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The Rational Clinical Examination
Clinician's Corner
September 24, 2003

Does This Child Have Acute Otitis Media?

Author Affiliations

Author Affiliations: Departments of Medicine and Pediatrics, Vanderbilt University Medical Center, Nashville, Tenn (Dr Rothman); and Departments of Medicine and Pediatrics, Duke University Medical Center (Dr Owens), and Durham Veterans Affairs Medical Center and Duke University Medical Center (Dr Simel), Durham, NC.


The Rational Clinical Examination Section Editors: David L. Simel, MD, MHS, Durham Veterans Affairs Medical Center and Duke University Medical Center, Durham, NC; Drummond Rennie, MD, Deputy Editor, JAMA.

JAMA. 2003;290(12):1633-1640. doi:10.1001/jama.290.12.1633

Context Acute otitis media (AOM) is one of the most common problems in pediatrics. An accurate diagnosis of AOM can guide proper treatment and follow-up.

Objective To systematically review the literature regarding precision and accuracy of history taking and physical examination in diagnosing AOM in children.

Data Sources We searched MEDLINE for English-language articles published from 1966 through May 2002. Bibliographies of retrieved articles and textbooks were also searched.

Study Selection We located studies with original data on the precision or accuracy of history or physical examination for AOM in children. Of 397 references initially identified, 6 met inclusion criteria for analysis.

Data Extraction Two authors independently reviewed and abstracted data to calculate likelihood ratios (LRs) for symptoms and signs.

Data Synthesis Four studies of symptoms used clinical diagnosis as the criterion standard and were limited by incorporation bias. Ear pain is the most useful symptom (positive LRs, 3.0-7.3); fever, upper respiratory tract symptoms, and irritability are less useful. One study of clinical signs used tympanocentesis as the criterion standard, and we adjusted the results to correct for verification bias. A cloudy (adjusted LR, 34; 95% confidence interval [CI], 28-42), bulging (adjusted LR, 51; 95% CI, 36-73), or distinctly immobile (adjusted LR, 31; 95% CI, 26-37) tympanic membrane on pneumatic otoscopy are the most useful signs for detecting AOM. A distinctly red tympanic membrane is also helpful (adjusted LR, 8.4; 95% CI, 6.7-11) whereas a normal color makes AOM much less likely (adjusted LR, 0.2; 95% CI, 0.19-0.21).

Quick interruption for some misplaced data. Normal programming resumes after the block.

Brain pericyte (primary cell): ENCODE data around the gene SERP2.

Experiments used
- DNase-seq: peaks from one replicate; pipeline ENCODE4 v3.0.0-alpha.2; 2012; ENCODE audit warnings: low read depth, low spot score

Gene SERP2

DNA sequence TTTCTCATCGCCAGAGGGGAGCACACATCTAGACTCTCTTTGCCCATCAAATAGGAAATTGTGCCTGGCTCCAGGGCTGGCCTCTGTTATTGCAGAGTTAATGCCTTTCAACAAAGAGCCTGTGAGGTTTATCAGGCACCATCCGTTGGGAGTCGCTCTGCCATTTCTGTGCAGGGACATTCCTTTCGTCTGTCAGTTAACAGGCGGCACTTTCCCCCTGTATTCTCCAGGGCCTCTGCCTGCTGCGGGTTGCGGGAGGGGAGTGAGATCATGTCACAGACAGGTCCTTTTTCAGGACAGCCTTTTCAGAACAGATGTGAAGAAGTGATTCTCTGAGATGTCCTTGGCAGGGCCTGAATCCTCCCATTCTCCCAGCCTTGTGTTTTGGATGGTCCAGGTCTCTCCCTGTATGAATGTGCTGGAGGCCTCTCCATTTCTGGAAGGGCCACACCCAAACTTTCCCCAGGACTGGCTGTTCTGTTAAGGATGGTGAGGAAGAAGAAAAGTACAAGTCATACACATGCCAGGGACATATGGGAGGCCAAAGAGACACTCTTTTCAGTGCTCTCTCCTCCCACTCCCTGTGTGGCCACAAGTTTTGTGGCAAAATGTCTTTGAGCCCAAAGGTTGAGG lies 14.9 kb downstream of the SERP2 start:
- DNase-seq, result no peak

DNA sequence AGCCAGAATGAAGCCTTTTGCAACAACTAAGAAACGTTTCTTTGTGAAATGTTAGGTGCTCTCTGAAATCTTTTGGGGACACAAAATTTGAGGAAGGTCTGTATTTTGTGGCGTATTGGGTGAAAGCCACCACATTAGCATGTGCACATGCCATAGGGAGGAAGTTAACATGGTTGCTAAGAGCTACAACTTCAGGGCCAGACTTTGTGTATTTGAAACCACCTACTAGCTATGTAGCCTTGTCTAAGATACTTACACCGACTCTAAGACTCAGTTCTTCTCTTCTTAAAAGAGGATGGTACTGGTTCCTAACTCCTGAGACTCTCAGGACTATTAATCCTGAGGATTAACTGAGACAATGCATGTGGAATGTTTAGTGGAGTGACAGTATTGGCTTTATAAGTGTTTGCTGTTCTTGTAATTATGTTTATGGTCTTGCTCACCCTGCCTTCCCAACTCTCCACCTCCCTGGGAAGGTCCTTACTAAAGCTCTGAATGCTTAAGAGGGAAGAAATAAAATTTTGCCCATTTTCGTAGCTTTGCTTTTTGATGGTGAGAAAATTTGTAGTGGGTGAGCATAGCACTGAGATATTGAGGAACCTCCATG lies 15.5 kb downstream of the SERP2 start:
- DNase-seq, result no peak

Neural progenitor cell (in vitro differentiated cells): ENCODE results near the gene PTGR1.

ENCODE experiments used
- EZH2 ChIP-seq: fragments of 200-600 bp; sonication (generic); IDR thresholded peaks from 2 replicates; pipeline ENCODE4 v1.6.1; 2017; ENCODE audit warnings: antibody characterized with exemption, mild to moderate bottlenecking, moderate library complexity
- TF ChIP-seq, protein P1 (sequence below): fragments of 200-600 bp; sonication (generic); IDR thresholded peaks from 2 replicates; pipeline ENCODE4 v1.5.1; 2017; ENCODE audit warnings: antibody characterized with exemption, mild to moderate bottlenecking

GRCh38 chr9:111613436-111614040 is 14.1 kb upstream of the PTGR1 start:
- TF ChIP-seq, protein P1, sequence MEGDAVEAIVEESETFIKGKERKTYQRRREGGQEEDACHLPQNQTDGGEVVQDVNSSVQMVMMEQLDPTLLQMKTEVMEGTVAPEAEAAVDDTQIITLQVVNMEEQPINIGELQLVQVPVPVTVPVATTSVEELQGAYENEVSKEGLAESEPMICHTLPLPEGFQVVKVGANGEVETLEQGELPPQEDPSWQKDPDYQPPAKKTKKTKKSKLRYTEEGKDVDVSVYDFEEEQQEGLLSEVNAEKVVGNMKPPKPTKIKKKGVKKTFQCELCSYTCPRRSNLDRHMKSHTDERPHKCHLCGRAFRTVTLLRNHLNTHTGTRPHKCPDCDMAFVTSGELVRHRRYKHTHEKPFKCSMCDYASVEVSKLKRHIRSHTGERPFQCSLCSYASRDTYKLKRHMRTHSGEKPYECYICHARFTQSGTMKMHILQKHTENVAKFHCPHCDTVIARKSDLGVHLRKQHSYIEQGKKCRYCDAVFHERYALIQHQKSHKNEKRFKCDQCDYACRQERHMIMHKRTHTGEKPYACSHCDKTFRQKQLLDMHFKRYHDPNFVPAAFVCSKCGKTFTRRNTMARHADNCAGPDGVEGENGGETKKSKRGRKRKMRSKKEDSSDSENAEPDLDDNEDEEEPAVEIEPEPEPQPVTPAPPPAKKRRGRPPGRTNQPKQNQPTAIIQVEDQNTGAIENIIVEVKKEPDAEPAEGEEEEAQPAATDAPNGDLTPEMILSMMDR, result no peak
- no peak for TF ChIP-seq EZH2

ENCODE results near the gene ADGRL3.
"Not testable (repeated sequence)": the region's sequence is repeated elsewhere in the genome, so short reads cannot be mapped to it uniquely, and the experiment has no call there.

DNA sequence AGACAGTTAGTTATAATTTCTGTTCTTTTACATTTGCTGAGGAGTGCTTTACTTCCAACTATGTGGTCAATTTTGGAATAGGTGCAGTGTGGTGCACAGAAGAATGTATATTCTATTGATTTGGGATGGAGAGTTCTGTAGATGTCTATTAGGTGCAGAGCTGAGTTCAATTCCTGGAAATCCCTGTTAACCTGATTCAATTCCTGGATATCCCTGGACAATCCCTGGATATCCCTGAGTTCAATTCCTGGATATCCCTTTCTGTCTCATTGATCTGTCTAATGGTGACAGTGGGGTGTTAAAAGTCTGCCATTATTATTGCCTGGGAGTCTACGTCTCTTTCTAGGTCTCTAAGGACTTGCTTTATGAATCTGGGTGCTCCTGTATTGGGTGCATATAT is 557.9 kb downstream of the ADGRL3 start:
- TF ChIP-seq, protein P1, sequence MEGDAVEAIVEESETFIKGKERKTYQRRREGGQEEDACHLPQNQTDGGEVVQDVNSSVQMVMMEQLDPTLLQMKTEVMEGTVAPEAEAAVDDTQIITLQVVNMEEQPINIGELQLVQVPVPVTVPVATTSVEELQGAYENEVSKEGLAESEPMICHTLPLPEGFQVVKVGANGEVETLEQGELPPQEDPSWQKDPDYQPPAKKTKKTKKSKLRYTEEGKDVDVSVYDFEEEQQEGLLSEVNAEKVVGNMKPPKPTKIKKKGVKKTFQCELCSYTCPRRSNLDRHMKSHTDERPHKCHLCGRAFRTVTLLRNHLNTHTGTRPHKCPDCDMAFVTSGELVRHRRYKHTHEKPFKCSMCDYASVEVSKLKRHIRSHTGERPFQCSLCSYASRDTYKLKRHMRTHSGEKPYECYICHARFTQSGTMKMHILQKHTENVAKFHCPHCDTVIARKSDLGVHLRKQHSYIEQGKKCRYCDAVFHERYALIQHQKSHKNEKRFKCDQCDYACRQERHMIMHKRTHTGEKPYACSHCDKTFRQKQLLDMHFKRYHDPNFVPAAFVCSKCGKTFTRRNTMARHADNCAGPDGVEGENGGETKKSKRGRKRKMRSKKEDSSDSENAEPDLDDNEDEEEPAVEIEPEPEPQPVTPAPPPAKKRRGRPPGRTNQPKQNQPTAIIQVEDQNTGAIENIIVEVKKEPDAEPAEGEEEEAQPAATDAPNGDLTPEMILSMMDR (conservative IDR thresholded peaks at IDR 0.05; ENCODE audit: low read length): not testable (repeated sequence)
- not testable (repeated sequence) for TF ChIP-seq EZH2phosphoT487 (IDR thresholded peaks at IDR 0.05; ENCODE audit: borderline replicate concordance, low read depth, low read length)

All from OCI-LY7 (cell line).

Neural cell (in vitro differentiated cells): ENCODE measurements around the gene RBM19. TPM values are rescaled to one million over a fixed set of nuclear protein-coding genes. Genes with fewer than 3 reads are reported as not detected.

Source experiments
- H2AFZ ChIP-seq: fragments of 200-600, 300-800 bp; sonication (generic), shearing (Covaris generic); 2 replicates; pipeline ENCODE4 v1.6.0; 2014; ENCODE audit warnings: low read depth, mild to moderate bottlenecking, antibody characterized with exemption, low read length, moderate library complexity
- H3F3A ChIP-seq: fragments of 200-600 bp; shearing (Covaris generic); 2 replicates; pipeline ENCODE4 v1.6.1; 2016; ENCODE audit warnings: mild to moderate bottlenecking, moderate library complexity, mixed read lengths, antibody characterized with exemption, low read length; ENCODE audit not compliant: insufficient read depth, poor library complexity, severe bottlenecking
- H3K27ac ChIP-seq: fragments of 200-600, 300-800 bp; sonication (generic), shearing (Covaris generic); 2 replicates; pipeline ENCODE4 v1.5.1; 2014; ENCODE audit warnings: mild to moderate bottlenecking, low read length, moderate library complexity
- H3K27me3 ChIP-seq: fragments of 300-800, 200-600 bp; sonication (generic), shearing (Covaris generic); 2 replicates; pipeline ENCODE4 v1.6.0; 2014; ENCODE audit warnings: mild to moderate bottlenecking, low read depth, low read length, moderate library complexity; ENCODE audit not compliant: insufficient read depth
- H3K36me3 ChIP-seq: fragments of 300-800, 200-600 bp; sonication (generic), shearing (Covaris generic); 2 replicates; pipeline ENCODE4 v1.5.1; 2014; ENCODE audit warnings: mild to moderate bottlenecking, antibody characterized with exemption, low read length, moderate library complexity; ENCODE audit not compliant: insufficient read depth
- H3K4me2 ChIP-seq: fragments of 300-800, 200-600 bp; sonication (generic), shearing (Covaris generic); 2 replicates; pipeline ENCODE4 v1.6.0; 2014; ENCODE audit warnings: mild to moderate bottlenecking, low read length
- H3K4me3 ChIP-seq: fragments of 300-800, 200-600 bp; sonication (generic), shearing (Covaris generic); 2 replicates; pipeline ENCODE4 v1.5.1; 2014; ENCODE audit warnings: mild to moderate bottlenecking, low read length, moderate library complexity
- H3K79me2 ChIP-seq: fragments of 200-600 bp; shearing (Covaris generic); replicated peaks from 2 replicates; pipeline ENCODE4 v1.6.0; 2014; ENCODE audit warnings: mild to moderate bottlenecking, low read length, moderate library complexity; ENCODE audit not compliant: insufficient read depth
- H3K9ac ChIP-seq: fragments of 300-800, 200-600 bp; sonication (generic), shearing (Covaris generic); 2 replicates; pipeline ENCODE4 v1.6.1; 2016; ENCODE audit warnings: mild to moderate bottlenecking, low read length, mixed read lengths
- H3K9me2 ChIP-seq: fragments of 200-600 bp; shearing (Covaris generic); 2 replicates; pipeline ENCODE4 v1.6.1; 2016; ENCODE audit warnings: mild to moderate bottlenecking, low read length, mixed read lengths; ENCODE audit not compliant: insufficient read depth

Conclusions Although many of the studies included in this analysis are limited by bias, a cloudy, bulging, or clearly immobile tympanic membrane is most helpful for detecting AOM. The degree of erythema may also be useful since a normal color makes otitis media unlikely whereas a distinctly red tympanic membrane increases the likelihood significantly.

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